Kit Addleman in Compliance Week, Bloomberg Law: SCOTUS Delivers A Constitutional Blow to SEC’s ALJ Process


Compliance Week and Bloomberg Law quoted Haynes & Boone LLP Partner Kit Addleman in in-depth articles analyzing the future of administrative law judges (ALJs) following the Supreme Court 7-2 ruling in Raymond J. Lucia vs. Securities and Exchange Commission that found the practice of five SEC in-house judges to be unconstitutional.

Here is a Compliance Week excerpt:

“This has been an issue and decision that’s been a long time coming,” says Kit Addleman, chair of the law firm Haynes and Boone’s SEC Enforcement Defense Practice Group and former director of the Atlanta Regional Office of the SEC. “ALJs wield a significant amount of power and the process for appointing them needed to be one that was more formalized and rigorous, rather than simply calling an ALJ an employee.”

“In terms of its effects on defendants there are so many unanswered questions as a result of this ruling, because it is very narrow,” she adds.

The following is an excerpt from Bloomberg Law.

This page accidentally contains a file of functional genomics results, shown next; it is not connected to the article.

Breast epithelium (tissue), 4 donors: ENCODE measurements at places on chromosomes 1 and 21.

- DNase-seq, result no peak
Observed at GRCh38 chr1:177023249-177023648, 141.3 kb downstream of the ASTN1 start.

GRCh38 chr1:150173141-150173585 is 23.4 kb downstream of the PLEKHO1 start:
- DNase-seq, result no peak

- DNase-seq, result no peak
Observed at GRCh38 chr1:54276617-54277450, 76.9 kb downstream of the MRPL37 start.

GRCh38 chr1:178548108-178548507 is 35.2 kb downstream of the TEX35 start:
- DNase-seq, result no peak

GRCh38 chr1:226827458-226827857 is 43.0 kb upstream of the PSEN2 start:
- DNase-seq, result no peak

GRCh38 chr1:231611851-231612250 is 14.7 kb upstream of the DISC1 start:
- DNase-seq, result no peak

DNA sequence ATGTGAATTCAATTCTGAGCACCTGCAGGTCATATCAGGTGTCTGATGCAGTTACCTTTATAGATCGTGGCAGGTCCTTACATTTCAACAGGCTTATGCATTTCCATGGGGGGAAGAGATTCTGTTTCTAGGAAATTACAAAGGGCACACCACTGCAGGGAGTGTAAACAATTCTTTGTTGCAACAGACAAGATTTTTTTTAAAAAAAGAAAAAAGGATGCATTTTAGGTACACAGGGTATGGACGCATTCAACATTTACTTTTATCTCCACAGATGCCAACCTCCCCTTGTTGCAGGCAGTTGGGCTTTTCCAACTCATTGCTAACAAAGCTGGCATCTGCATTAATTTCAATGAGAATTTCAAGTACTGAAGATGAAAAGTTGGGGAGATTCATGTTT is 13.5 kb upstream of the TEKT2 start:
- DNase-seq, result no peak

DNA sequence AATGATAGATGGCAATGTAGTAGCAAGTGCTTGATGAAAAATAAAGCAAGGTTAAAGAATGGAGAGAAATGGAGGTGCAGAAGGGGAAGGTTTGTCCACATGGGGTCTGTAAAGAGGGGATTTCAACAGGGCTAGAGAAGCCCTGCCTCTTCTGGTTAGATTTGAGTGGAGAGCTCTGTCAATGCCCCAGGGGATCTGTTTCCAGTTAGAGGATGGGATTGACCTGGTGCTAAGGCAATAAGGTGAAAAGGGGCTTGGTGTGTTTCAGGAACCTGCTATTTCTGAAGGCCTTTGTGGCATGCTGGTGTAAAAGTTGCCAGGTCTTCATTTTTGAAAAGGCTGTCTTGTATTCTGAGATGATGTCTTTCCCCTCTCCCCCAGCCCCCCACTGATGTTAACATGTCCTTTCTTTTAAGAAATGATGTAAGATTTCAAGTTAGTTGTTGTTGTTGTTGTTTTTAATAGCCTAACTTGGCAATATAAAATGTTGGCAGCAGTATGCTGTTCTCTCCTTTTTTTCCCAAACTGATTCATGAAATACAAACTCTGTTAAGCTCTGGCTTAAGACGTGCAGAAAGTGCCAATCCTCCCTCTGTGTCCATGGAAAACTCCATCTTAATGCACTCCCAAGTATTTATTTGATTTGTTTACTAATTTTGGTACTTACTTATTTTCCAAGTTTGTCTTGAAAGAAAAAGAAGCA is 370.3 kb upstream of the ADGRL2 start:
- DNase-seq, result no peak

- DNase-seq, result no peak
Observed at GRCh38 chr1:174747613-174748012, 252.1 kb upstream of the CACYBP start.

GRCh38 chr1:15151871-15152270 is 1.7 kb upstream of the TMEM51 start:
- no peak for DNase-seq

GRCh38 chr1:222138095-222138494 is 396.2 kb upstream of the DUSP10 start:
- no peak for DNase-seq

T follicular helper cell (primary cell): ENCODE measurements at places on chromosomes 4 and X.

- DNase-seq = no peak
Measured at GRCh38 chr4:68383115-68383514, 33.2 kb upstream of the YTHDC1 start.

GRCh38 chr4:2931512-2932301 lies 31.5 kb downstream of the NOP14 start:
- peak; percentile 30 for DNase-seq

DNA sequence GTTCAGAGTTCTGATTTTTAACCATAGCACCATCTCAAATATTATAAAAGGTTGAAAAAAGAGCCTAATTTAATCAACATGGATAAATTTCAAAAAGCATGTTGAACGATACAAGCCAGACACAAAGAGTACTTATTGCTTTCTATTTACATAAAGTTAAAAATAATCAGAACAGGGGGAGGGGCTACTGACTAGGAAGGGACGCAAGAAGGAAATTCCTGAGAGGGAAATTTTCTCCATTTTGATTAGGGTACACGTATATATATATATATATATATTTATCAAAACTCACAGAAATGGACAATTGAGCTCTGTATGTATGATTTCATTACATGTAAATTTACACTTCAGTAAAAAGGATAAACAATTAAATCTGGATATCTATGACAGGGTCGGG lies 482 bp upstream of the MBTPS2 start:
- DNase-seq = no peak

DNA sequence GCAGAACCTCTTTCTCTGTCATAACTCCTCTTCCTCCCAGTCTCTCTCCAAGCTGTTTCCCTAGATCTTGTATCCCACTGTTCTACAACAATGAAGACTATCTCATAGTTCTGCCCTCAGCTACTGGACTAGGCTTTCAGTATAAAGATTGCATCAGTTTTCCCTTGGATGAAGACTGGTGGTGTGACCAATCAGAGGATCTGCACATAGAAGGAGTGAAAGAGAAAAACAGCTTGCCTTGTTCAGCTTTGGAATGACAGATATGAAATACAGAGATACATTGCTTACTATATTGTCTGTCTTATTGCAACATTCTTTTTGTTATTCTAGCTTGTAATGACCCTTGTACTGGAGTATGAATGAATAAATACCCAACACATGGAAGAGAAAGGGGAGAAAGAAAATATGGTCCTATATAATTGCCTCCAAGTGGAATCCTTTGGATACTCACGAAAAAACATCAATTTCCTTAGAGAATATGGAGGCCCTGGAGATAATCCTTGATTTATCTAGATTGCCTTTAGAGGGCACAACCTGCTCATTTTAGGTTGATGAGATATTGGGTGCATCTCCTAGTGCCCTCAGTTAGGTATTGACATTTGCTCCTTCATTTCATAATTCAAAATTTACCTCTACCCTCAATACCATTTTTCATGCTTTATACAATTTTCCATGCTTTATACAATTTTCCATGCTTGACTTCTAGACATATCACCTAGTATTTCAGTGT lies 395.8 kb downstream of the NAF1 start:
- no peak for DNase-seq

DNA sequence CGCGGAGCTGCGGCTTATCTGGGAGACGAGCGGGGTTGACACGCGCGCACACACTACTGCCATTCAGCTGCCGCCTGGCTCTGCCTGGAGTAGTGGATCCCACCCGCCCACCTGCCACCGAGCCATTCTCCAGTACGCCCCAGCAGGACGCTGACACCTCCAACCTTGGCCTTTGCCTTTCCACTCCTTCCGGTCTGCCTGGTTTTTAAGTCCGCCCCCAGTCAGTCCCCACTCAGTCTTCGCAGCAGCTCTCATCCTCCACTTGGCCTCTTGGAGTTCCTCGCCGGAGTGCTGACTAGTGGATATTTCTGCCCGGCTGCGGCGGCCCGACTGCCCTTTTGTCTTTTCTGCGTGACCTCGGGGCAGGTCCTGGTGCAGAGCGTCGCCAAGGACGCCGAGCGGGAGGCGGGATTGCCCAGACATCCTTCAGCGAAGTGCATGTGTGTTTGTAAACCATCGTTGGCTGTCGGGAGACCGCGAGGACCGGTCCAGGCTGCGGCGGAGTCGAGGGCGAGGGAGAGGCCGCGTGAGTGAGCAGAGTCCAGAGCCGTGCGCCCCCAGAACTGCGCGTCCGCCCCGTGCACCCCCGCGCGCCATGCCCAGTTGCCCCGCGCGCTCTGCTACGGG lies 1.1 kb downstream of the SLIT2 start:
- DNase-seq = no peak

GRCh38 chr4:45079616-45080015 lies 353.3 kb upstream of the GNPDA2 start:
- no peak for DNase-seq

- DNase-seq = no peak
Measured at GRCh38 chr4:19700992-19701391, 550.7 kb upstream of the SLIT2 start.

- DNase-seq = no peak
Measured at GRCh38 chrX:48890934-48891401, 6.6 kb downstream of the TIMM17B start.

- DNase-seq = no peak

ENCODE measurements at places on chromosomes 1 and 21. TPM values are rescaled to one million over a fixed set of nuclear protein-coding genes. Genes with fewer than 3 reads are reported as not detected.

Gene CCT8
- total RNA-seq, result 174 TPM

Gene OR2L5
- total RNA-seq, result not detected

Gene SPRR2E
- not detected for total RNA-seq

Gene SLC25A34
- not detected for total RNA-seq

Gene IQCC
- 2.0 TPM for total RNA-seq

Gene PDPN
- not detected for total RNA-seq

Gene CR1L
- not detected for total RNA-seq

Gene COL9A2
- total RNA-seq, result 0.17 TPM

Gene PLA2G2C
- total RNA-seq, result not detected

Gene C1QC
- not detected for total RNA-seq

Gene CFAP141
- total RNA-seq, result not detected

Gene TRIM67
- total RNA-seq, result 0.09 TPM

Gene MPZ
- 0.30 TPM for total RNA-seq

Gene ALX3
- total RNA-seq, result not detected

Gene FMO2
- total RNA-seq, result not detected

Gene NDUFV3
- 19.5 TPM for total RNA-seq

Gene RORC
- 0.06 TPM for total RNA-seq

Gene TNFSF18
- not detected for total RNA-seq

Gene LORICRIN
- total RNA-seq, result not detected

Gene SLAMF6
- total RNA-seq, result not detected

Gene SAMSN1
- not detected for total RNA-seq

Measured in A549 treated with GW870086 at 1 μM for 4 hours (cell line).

[Addleman] observed that Lucia is a narrowly-drawn decision. In her view, respondents will likely be unsuccessful in seeking to reopen closed cases to challenge any money penalties or similar sanctions imposed by improperly-appointed ALJs when the time period for any appeals has expired.

She suggested one possible angle, however, for attorneys with clients facing significant collateral consequences from an adverse ALJ order to challenge any bars and disqualifications that are still in effect. While it may well be a long shot, from an advocate's standpoint, she suggested that it might be worth it for a client facing career-threatening or other costly sanctions.

To read the full Compliance Week article, click here.

To read the full Bloomberg Law article, click here. (Subscription required)

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